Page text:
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New York - VINDAF VIEWS: Bava Basra 72

Published on: November 1, 2009 10:00 AM
By: VIN News By Rabbi Yair Hoffman
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New York - Aquilaria malaccensis is a tree that is found in India (and some other countries too).  It is known as Agarwood and is also the most expensive tree in the world.  It is often infected by a mold which produces a certain reaction in the tree, creating a very aromatic resin.  The resin is used for perfumes and other aromatic additives.  Resin from the tree costs some $5000 per pound.

Now let’s say, I were to sell you my field that had within it an Agar tree or two.  I did not specify whether or not the tree was included within the sale.  What is the halacha?  Is the tree included or not?

The Gemorah (Bava Basra 72b) tells us that the “Charuv HaMurkav” (grafted carob tree) and the “Sdan HaShikmah” (early cut sycamore tree) are very important trees.  On this account they are considered in some respectes as if they are land, while in other respects they are treated like trees.  In terms of their inclusion in a sale, Rav Huna tells us that they are considered as if they are their own fields.

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That being the case they are not included in a regular sale of property if they are not mentioned.  This is not the case with other trees.

It would seem that the halacha of Charuv HaMurkav and Sdan HaShikmah would also apply to our Agar tree case, since the operative principle is their importance as expensive wood sources.  Historically, the Sycamore tree was used for wooden caskets in Egypt, for example.  This position, that highly expensive and important trees would not be included in a sale was confirmed by a top Dayan in Bais Talmud LeHoraah.  The question now arises as to what types of trees would be excluded.  The other issue of course is the Dina DeMalchusa Dina.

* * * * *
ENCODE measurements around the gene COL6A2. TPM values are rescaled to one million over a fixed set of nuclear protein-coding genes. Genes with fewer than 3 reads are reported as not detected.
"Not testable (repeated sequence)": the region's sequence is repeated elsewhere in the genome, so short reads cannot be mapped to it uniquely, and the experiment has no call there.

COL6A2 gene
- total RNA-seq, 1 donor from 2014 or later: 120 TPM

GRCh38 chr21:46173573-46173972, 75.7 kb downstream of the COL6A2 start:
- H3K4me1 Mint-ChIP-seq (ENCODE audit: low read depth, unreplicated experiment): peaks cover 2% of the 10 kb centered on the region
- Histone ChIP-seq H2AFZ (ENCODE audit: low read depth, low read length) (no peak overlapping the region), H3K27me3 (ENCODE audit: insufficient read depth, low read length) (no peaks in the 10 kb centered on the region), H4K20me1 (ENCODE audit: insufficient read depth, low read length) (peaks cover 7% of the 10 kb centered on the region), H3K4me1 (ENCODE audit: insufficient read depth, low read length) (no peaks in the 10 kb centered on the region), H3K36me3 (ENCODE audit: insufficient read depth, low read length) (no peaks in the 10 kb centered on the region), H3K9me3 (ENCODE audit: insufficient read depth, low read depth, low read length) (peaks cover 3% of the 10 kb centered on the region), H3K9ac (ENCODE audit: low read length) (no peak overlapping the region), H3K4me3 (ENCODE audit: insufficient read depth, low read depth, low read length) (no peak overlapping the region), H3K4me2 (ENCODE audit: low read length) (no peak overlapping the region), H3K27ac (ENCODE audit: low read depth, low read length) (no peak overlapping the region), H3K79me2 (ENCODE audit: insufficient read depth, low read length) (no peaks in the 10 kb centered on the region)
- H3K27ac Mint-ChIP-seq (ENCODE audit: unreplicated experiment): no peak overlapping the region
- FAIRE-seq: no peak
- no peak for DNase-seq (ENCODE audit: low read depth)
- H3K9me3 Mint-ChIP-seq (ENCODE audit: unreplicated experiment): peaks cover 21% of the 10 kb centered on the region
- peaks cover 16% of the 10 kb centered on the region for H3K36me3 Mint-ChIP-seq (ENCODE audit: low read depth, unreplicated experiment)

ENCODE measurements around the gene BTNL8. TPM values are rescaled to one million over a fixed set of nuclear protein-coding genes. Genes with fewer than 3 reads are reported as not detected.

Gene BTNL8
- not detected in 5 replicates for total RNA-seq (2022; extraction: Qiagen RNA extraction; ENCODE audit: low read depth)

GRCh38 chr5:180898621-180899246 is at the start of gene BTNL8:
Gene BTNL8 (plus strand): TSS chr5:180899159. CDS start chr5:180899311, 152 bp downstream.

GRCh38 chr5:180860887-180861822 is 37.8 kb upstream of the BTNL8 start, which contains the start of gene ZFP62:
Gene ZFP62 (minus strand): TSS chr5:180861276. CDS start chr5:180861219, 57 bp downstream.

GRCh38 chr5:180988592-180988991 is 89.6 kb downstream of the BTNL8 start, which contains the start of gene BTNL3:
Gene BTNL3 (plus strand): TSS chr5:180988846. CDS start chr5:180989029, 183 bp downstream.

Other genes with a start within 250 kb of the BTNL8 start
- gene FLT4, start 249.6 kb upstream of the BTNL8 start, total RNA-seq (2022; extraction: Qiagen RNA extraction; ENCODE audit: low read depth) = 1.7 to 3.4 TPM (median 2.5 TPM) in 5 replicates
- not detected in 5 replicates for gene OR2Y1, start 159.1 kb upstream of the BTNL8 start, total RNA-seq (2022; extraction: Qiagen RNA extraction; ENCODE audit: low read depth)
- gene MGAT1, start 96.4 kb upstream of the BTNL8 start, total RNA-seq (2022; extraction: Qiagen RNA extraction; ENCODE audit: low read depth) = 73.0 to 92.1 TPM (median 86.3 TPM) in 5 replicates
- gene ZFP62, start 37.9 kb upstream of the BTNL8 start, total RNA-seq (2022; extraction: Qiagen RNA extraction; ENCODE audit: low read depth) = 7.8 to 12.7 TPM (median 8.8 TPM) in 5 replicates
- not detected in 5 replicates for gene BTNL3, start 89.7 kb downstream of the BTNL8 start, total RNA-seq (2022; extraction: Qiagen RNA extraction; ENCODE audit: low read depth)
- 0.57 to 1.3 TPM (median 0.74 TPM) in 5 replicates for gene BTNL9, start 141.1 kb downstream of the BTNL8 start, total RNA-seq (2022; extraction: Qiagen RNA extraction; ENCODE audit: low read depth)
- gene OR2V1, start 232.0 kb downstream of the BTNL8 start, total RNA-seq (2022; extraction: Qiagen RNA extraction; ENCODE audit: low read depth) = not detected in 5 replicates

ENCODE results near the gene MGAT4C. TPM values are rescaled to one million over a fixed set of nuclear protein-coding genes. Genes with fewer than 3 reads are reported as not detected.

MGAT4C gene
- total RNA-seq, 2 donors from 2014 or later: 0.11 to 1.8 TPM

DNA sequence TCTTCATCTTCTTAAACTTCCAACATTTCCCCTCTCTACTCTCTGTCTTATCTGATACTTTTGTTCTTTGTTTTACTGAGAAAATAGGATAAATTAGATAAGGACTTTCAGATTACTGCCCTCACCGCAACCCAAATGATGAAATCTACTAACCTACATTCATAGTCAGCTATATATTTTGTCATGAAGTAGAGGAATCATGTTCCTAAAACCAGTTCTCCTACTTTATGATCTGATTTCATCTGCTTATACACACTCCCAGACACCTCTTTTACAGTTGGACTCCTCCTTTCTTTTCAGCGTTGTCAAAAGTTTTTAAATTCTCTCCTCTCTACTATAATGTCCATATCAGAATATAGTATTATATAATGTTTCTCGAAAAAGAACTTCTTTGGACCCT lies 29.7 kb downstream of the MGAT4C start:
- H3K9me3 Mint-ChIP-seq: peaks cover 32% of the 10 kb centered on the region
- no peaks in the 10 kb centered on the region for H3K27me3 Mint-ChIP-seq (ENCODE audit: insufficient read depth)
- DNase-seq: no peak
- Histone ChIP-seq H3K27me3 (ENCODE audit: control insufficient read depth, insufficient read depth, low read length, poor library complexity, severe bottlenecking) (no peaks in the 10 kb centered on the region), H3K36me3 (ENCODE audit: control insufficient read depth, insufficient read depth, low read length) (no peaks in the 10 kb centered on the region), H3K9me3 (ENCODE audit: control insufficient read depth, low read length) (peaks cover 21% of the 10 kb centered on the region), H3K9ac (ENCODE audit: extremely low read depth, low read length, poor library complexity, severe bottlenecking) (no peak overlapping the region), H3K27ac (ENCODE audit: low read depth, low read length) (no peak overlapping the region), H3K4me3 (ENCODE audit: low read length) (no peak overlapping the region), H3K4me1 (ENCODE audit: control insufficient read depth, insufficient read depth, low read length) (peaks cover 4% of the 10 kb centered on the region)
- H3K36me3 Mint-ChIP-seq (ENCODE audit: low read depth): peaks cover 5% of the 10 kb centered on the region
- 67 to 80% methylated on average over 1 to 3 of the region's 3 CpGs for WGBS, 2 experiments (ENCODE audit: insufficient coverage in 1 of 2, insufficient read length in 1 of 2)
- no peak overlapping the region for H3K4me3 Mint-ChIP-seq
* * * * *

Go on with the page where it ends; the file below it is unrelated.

The author can be reached at yairhoffman2@gmail.com


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1

 Nov 01, 2009 at 09:31 AM Mr. Green Says:

Exactly what does this botanical chochmah contribute? Am I supposed to be impressed? Aquilaria malaccensis is ONE species within the genus Aquilaria. Many species within this genus PRODUCE agarwood; not only the one you cite; THEY are NOT agarwood. Agarwood is the heartwood of any of these species which due to the mold produces this resin and is very aromatic. Stick to gemorra, and leave the botany to botanists.

2

 Nov 01, 2009 at 09:58 AM Anonymous Says:

keep it up ! its makes the daf interesting... and mr. green - if you dont have something nice to say - just DONT say anything !

3

 Nov 01, 2009 at 10:56 AM Anonymous Says:

It adds that t is other trees too

4

 Nov 01, 2009 at 01:40 PM OMG Says:

Reply to #1  
Mr. Green Says:

Exactly what does this botanical chochmah contribute? Am I supposed to be impressed? Aquilaria malaccensis is ONE species within the genus Aquilaria. Many species within this genus PRODUCE agarwood; not only the one you cite; THEY are NOT agarwood. Agarwood is the heartwood of any of these species which due to the mold produces this resin and is very aromatic. Stick to gemorra, and leave the botany to botanists.

Why would you complain, Rabbi Hoffman is using interesting anecdotes to make the Daf more interesting, stop being so rigid I love it.

5

 Nov 01, 2009 at 02:32 PM rabbi in canada Says:

mr. green you r bored and bitter get a life

6

 Nov 01, 2009 at 04:31 PM m Says:

Reply to #1  
Mr. Green Says:

Exactly what does this botanical chochmah contribute? Am I supposed to be impressed? Aquilaria malaccensis is ONE species within the genus Aquilaria. Many species within this genus PRODUCE agarwood; not only the one you cite; THEY are NOT agarwood. Agarwood is the heartwood of any of these species which due to the mold produces this resin and is very aromatic. Stick to gemorra, and leave the botany to botanists.

Mr green I'm glad u put your name -just enjoy it and don't criticize !

7

 Nov 01, 2009 at 11:11 PM Anonymous Says:

Mr Green you are wrong despite the implication of your name.

8

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